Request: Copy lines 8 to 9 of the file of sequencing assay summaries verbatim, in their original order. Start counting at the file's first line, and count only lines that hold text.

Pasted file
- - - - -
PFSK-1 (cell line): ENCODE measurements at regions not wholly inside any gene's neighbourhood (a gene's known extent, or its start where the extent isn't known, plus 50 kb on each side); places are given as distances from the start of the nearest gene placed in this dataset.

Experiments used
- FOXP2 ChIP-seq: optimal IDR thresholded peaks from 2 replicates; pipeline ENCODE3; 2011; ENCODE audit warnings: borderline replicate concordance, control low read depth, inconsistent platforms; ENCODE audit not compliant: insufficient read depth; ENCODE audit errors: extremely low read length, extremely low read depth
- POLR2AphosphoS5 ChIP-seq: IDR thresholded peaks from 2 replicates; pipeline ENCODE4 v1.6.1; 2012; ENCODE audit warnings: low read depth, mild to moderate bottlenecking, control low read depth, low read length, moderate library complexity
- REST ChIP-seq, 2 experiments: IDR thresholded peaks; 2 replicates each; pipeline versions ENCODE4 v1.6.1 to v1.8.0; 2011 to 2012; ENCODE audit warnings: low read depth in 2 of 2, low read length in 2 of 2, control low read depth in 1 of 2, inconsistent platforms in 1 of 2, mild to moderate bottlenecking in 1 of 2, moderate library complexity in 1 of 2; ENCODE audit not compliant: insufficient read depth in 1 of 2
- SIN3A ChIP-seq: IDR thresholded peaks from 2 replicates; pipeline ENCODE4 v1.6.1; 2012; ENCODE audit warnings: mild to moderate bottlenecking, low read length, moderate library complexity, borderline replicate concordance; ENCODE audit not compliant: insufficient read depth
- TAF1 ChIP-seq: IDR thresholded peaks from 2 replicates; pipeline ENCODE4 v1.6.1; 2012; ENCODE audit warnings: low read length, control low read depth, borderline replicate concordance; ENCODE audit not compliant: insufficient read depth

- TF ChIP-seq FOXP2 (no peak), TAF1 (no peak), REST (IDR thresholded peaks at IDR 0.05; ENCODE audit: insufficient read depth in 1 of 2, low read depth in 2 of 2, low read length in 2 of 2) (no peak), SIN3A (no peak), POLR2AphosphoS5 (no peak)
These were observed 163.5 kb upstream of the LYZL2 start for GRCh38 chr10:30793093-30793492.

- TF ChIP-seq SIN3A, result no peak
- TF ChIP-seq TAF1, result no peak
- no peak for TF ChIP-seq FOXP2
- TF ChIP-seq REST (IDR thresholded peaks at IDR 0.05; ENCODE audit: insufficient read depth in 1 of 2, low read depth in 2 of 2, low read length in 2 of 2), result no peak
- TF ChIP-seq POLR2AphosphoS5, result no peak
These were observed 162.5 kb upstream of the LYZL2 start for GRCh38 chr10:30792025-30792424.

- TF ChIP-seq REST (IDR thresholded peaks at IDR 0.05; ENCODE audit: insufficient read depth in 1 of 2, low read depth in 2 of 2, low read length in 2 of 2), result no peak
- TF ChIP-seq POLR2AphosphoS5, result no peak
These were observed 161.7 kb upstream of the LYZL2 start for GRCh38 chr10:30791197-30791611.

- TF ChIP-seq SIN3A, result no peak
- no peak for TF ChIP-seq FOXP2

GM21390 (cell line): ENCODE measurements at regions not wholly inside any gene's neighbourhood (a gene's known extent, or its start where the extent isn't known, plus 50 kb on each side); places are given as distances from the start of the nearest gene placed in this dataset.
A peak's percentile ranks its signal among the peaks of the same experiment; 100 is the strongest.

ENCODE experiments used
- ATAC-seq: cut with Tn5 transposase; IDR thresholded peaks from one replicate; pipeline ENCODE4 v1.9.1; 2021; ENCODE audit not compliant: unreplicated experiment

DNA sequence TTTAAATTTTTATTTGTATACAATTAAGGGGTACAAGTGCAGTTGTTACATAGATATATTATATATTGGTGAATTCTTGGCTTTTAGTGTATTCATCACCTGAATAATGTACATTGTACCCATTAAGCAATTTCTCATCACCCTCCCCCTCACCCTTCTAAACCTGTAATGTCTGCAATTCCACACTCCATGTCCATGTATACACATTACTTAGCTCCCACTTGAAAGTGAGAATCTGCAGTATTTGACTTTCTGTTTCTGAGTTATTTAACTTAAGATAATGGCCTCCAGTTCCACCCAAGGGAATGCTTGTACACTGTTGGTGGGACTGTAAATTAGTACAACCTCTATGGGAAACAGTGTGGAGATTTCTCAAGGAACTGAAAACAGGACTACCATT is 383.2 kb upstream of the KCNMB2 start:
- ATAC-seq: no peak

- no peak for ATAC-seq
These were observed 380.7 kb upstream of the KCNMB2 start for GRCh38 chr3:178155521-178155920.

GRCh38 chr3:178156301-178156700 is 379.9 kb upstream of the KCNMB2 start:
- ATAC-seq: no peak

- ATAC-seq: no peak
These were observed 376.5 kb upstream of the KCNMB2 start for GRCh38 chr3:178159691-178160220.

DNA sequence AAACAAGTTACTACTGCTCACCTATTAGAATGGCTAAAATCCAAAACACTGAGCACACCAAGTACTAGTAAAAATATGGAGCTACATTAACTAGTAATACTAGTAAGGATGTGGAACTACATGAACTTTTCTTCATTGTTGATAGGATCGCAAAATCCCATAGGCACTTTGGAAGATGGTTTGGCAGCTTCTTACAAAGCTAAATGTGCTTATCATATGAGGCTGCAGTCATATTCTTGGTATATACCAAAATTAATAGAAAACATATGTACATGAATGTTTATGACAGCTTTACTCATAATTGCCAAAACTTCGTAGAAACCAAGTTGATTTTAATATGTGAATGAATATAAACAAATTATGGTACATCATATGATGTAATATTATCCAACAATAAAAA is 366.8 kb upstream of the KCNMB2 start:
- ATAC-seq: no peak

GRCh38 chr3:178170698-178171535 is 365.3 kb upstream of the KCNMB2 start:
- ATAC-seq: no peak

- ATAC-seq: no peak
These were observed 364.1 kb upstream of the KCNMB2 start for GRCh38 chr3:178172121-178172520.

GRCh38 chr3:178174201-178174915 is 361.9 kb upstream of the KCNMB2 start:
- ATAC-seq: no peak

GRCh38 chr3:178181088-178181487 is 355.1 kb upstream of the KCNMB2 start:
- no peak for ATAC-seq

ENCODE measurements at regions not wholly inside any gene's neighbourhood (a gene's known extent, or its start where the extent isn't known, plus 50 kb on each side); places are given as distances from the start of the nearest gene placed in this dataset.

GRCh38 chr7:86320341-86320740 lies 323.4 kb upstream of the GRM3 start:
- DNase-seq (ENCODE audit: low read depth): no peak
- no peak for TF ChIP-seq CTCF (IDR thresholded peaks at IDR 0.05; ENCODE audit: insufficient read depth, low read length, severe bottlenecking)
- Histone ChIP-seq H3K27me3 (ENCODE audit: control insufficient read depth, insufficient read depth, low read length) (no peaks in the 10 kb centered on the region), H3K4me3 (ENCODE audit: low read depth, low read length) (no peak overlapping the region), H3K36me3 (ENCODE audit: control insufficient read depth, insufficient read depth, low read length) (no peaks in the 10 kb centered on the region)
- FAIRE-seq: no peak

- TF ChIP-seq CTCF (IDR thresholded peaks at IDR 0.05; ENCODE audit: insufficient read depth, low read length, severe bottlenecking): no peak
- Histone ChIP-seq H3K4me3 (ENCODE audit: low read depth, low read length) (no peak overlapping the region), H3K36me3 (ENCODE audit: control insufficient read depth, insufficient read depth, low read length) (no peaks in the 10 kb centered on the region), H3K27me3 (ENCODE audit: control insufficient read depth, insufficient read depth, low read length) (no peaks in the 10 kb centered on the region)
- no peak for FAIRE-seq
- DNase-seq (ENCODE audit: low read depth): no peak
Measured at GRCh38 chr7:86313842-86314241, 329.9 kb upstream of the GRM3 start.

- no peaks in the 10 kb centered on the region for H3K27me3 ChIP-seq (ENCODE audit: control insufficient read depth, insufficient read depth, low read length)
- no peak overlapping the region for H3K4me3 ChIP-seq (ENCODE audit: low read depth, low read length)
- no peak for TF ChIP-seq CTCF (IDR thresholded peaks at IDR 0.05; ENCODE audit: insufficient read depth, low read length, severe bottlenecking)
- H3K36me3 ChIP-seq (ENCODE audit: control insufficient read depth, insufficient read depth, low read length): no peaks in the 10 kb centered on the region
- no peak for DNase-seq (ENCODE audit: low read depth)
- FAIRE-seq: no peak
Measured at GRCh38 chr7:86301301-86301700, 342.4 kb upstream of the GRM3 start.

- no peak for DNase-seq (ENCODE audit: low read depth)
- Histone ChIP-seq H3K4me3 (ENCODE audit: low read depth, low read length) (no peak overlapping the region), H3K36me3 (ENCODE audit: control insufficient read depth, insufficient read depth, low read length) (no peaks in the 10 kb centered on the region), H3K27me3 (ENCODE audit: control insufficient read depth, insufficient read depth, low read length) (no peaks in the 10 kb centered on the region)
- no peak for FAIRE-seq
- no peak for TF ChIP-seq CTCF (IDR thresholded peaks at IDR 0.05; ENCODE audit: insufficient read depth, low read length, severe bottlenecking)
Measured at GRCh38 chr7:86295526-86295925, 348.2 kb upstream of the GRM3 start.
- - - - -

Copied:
- TF ChIP-seq FOXP2 (no peak), TAF1 (no peak), REST (IDR thresholded peaks at IDR 0.05; ENCODE audit: insufficient read depth in 1 of 2, low read depth in 2 of 2, low read length in 2 of 2) (no peak), SIN3A (no peak), POLR2AphosphoS5 (no peak)
These were observed 163.5 kb upstream of the LYZL2 start for GRCh38 chr10:30793093-30793492.